Spirited Hogs Fall To UConn

LAHAINA, Hawaii -- Too much Rudy Gay spelled a 77-68 Connecticut victory over scrappy Arkansas in a spirited first-round game of the EA Sports Maui Invitational on Monday.

Gay, with an assortment of drives, dunks and outside shots, scored 28 points to help No. 3 UConn quell an Arkansas rally that had whittled a 55-38 deficit to 61-58 with under five minutes to play.

Ronnie Brewer scored a career-high 25 points for Arkansas, in addition to defending Gay quite a bit and making him earn his points.

After a Gay free throw and a breakaway layup by Josh Boone helped put Connecticut ahead 65-60, Gay made the shot of the young college basketball season.

From directly under the hoop, Gay somehow tossed the ball high off the glass with a spin while falling backward and it fell through for a 67-60 Huskies lead.

"I got poked in the eye and I think they broke my nose and popped it back in place," Gay joked about that play.

Huskies coach Jim Calhoun said simply, "That was a gift from God. Great players seem able to make plays like that, where you just shake your head."

Hogs coach Stan Heath said, "Rudy Gay was great in the open court, and he's hard to stop."

Darian Townes answered with two free throws for Arkansas, but Connecticut scored the next five points on a 3-pointer by Denham Brown and a driving left-handed layup by Boone to restore a 72-62 lead.

From there, it was a free throw parade, although Arkansas did get within 72-68 inside the final 30 seconds.

Calhoun said, "I thought this was a terrific win over a veteran Arkansas team. Obviously, Brewer is terrific. Arkansas' press hurt us, and it will probably be the same thing when we play against Arizona."

The Huskies (2-0) raced to an early 10-2 lead, with Brown setting the tone with three baskets and a defensive rebound.

Arkansas (1-1), with Brewer scoring nine first-half points, was able to pull within 38-34 by halftime, despite shooting 42.9 percent to Connecticut's 57.7 percent.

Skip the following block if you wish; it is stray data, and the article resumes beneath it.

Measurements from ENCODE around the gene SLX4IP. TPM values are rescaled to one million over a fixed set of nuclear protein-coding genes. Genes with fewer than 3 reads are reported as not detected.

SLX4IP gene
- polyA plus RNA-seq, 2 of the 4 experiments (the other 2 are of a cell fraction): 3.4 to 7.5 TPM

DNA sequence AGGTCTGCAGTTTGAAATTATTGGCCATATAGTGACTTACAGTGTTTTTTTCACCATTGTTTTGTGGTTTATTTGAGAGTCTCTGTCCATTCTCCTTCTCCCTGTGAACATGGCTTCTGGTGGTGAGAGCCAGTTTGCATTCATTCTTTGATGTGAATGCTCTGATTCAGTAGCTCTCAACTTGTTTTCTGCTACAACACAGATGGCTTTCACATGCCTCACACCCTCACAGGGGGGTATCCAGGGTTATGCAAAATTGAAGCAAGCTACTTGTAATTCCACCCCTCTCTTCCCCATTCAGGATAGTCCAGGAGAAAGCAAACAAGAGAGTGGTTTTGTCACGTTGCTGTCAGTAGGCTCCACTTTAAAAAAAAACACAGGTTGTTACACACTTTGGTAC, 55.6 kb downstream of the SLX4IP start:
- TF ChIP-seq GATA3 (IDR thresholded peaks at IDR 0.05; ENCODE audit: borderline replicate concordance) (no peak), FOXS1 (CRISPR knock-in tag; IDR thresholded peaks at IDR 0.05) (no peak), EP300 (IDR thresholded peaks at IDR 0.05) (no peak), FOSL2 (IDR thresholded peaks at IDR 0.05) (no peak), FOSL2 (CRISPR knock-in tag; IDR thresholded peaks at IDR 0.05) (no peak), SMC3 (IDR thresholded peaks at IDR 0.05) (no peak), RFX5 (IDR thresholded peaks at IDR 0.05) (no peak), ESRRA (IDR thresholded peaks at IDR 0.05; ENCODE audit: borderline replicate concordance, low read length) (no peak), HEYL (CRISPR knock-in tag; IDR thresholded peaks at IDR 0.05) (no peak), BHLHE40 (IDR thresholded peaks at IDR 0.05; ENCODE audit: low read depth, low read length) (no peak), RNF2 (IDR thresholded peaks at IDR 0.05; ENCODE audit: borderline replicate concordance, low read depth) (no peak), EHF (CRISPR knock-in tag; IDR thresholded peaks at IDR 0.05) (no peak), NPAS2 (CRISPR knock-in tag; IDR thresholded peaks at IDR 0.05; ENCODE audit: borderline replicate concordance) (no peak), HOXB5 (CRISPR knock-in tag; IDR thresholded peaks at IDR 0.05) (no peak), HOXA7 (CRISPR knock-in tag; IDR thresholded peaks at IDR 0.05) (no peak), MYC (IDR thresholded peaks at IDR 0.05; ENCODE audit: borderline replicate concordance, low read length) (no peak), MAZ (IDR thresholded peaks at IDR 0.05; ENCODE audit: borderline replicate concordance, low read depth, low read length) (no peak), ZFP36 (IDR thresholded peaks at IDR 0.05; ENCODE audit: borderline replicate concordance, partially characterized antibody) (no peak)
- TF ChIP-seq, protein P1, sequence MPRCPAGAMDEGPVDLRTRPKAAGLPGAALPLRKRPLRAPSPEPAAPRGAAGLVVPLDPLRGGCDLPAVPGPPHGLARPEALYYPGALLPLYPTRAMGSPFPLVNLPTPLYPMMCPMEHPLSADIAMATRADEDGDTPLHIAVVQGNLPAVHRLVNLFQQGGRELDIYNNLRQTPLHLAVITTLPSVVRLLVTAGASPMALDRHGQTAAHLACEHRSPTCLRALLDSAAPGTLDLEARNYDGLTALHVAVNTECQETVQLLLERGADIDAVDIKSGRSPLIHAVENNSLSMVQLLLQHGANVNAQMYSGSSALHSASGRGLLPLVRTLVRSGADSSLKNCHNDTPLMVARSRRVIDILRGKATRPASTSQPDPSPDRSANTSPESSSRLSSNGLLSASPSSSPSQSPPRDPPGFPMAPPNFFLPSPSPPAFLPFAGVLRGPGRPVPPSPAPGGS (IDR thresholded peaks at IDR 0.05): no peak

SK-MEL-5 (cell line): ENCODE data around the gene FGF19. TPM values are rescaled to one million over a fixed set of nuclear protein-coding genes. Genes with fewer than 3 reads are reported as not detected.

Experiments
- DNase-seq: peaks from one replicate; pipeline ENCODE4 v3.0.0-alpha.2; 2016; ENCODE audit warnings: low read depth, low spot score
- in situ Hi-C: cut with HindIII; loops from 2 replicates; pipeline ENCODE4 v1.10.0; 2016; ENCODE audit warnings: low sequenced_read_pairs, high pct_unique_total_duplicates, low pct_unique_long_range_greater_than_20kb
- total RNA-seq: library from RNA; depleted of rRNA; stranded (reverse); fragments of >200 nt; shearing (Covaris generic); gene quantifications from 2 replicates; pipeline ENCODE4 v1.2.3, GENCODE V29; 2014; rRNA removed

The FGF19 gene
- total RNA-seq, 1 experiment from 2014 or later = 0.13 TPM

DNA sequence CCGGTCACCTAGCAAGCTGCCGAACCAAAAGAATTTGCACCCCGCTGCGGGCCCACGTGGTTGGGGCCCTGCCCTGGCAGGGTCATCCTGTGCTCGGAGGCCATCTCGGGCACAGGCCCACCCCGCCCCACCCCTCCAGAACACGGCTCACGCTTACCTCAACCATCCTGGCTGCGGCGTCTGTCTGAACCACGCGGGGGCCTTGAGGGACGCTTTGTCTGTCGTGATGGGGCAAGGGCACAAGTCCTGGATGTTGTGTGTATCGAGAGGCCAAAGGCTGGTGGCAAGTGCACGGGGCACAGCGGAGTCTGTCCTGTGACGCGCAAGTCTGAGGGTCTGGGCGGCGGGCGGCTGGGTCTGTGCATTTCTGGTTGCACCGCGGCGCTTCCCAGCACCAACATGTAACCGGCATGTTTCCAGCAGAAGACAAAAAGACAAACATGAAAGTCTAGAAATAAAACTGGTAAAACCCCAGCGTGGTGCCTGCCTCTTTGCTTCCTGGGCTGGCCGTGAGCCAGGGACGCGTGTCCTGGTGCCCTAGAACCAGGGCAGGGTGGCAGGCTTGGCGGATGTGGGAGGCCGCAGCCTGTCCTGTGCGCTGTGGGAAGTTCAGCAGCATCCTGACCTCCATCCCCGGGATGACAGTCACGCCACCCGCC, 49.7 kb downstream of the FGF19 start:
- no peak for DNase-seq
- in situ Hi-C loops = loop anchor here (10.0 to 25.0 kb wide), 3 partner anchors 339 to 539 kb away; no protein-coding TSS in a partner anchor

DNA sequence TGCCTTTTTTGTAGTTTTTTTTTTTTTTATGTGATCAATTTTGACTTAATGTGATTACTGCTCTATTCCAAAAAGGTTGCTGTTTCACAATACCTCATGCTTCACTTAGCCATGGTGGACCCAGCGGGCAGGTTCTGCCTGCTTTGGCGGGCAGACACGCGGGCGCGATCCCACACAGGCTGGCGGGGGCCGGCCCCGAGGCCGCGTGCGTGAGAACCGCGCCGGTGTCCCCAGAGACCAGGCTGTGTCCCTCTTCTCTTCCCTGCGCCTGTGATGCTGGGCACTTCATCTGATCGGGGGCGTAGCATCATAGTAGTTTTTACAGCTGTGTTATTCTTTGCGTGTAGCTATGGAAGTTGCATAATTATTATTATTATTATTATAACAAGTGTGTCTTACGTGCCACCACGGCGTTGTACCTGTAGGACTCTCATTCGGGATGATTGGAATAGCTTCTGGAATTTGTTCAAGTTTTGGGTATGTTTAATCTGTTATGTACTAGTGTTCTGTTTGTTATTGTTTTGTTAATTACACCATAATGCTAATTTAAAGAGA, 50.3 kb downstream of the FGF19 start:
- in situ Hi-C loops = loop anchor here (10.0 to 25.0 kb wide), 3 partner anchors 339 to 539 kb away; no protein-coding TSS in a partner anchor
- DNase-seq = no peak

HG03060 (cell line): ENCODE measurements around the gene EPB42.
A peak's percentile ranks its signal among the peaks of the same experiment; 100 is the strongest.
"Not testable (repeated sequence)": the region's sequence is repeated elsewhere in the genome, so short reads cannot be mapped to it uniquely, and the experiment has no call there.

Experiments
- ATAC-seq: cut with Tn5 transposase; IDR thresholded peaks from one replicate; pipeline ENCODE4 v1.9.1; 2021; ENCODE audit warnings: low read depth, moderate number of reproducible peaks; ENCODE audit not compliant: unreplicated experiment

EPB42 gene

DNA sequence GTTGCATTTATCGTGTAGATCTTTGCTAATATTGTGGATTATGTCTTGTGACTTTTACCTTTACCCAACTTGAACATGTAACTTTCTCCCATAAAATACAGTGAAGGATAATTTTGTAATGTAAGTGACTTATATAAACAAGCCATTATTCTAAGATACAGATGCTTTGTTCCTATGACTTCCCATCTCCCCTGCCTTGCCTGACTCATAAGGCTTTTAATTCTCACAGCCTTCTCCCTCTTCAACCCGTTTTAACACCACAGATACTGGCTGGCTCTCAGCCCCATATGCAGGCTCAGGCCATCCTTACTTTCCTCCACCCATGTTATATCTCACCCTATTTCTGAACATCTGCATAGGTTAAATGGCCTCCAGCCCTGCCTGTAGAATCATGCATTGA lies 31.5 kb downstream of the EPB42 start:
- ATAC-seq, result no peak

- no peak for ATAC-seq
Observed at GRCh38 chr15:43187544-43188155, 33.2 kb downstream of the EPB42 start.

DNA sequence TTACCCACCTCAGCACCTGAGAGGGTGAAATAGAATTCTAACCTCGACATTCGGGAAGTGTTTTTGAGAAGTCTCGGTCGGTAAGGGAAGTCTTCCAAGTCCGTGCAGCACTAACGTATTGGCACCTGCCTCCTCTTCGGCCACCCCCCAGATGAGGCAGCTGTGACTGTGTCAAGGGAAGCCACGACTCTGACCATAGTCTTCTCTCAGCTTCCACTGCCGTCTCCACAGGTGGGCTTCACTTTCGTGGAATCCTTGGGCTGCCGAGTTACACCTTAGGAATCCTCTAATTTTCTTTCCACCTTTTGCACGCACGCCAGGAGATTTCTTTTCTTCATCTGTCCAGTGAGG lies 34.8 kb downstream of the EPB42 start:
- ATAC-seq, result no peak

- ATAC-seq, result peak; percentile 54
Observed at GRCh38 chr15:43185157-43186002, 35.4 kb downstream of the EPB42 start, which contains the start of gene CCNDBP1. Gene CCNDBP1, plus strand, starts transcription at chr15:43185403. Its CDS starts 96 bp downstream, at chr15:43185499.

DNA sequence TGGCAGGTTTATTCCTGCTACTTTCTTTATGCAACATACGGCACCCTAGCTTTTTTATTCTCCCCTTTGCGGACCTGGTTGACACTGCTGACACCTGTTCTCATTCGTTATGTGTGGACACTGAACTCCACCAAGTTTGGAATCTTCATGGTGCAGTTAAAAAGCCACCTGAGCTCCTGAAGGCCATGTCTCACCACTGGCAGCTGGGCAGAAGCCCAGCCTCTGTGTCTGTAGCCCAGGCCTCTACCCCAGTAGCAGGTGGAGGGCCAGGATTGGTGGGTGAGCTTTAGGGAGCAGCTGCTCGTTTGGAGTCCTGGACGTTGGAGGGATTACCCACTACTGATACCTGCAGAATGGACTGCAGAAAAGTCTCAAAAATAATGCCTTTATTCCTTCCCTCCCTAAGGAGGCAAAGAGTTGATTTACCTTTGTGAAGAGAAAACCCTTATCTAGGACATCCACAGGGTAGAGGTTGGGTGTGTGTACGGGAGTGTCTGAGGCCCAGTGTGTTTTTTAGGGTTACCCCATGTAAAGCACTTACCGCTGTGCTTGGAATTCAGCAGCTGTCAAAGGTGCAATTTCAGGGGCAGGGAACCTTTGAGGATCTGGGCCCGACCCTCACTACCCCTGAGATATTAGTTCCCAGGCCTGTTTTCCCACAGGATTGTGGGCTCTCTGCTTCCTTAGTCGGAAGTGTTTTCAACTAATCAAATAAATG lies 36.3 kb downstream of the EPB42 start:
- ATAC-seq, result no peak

The Huskies outrebounded Arkansas 18-10 in the first half and 37-25 for the game.

"We didn't start the game the way we needed to," said Heath. "But I was really proud of the way our guys battled and battled. Some of the mistakes we made can be corrected."

Arkansas guard Jonathon Modica had seven of his 13 points but also had three turnovers in the first half. Connecticut held UA inside players Darian Townes and Charles Thomas to two points each in that half. Steven Hill came off the bench to score four first-half points on 2-of-2 shooting. He also was 2-for-2 in the second half and finished with eight points before fouling out late.

The Huskies looked to have put the game away with a 55-38 lead with 11 minutes, 41 seconds remaining, spiced by a Gay dunk.

But Arkansas launched its comeback with two fast-break buckets by Modica and a 3-pointer by Brewer to make the score 55-45, and the rest of the game got fairly frantic.

Eric Ferguson's three-point play got Arkansas within 59-54, after which Hill secured a defensive rebound and made a nice outlet pass to begin a fast break that ended with his follow shot for a 59-56 score.

Arkansas fans in the 2,400-seat Lahaina Civic Center raised the roof as Connecticut called a timeout with 5:34 left.

Gay righted UConn with two free throws, but Townes answered with a jumper for 61-58, before Hill fouled out with 4:25 to go.

With a smaller lineup, Arkansas could never get over the hump from there.

Calhoun said Connecticut's backcourt had trouble against Arkansas' press, and that the 23 turnovers by his team were too many.

Brewer, who guarded Gay down the stretch, said, "He's a great athlete. He can shoot the 3, take the ball to the basket and finish. I just tried to hold my own."

In turn, Gay said about Brewer, "He's a great player. I think he can score at any level, in any conference. He would be one of the best players in our conference. He's good."

Heath said Akansas would be hungry for a win today against Kansas.

"We can fix some of what we did wrong, as soon as today," Heath said. "We can get our butts back on defense better."

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